One way of making sense of claims about 5G performance is to recall that the traditional trade off between coverage and capacity will continue to hold, even as huge new blocks of millimeter wave spectrum are released for use.
Ultimately, all the noise about strategy and assets and advantage aside, our knowledge about existing use of mobile and other devices should provide a clue to network and spectrum choices.
Many note that perhaps 80 percent of data is consumed by mobile users who are stationary, in their homes, offices or other non-moving locations. That, in part, explains the high use of Wi-Fi by smartphone customers.
The obvious implication for 5G networks is that although coverage (with lower capacity) works for outdoor and mobile use, the places where millimeter wave spectrum really adds value are locations where users are stationary (and might otherwise use Wi-Fi).
So we might as well understand, early on, that peak 5G speeds (gigabit) will tend to be found only in urban and other high-density areas where people live and work. Though 5G will supply faster speeds in mobile scenarios, speeds are unlikely to reach those possible in fixed locations, simply because the physics does not support it.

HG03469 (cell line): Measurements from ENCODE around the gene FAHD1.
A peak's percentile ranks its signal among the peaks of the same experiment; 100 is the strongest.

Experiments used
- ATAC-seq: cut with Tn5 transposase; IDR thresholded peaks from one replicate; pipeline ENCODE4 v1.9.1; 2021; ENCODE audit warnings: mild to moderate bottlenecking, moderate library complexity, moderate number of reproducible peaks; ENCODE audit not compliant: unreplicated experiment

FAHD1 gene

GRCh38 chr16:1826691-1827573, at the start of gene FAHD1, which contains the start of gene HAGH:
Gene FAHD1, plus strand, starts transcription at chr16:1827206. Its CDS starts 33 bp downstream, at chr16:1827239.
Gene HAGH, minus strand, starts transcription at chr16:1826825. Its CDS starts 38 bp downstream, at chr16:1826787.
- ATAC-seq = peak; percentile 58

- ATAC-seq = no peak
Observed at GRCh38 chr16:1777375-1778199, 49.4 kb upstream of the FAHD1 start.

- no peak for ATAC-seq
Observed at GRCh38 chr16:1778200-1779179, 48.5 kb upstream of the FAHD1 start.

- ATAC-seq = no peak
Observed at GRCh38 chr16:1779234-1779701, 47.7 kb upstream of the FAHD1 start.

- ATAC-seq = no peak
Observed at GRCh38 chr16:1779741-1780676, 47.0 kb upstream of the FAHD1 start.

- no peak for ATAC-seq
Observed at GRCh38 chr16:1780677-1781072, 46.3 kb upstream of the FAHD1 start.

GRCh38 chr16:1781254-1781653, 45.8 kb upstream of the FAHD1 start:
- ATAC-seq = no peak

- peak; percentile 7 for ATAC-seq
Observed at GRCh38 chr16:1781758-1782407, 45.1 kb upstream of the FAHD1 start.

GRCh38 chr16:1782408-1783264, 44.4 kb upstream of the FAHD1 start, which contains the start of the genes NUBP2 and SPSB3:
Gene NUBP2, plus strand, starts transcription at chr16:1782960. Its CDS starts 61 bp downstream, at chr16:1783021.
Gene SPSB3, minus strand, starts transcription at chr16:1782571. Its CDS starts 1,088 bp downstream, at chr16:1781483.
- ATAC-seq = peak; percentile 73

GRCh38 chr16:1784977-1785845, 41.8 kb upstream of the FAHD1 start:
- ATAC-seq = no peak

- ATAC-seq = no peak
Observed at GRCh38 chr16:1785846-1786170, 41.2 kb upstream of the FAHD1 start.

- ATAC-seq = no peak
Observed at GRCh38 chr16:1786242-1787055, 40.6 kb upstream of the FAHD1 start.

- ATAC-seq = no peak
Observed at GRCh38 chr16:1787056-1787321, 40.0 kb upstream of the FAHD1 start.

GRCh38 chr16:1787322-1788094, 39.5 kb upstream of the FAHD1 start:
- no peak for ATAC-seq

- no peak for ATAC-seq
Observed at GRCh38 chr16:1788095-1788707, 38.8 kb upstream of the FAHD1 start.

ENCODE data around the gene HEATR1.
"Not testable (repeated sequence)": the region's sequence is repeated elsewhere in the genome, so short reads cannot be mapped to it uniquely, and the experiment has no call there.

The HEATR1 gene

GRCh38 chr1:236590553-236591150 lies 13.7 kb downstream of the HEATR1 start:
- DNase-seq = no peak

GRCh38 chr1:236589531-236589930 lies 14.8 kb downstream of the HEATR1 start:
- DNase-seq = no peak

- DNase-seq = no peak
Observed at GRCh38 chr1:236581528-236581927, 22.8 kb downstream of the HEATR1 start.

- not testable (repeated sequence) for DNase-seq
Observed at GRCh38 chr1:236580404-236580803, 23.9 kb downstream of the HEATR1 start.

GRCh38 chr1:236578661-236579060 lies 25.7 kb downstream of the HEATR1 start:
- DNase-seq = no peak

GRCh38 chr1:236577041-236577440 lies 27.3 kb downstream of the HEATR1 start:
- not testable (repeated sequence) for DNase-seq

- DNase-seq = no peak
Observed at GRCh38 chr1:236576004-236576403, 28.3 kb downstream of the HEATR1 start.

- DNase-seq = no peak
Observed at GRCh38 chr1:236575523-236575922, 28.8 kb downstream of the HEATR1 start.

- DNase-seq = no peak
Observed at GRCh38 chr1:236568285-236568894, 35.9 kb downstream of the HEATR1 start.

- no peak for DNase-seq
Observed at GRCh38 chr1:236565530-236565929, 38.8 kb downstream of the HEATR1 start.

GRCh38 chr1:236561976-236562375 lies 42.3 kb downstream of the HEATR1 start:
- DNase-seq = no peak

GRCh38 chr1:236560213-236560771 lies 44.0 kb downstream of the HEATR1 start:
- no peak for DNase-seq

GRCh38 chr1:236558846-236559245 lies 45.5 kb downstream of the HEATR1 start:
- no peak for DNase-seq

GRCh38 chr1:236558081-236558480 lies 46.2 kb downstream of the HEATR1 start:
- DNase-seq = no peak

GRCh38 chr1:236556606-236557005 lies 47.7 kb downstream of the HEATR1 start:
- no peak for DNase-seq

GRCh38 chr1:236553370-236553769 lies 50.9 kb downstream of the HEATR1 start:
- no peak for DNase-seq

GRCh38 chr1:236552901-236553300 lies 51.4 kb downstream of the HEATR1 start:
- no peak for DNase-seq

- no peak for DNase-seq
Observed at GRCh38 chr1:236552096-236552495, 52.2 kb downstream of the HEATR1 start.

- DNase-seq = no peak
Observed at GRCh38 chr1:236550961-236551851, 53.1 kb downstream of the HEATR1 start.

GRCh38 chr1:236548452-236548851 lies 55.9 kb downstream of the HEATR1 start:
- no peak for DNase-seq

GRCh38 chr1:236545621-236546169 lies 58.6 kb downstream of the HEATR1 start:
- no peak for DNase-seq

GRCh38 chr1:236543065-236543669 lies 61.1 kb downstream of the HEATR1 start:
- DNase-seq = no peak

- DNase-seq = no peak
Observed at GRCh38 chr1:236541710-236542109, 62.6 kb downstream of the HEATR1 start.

Though it is easy to debate the merits of using spectrum below 6 GHz, or in the higher-frequency millimeter bands (24 GHz, 28 GHz, 39 GHz for example), the traditional trade offs between coverage versus capacity will still have to be made.
The only difference is that the range of frequencies will shift. Where 2 GHz once was seen as “high frequency” with better capacity performance, while 800 Mhz was better for coverage, now any spectrum below 6 GHz is seen as the “coverage” suppliers, while millimeter wave spectrum is seen as the capacity bands.
Ultimately, we are likely to see all service providers rely on sub-6 GHz for coverage, even if that means sacrificing capacity (speed). To supply the gigabit per second speeds 5G makes possible will require the millimeter bands, but with coverage limitations.
To be sure, millimeter saves also offer greater spectral efficiency than lower-frequency signals. Simply, the higher the frequency, the higher the potential bandwidth.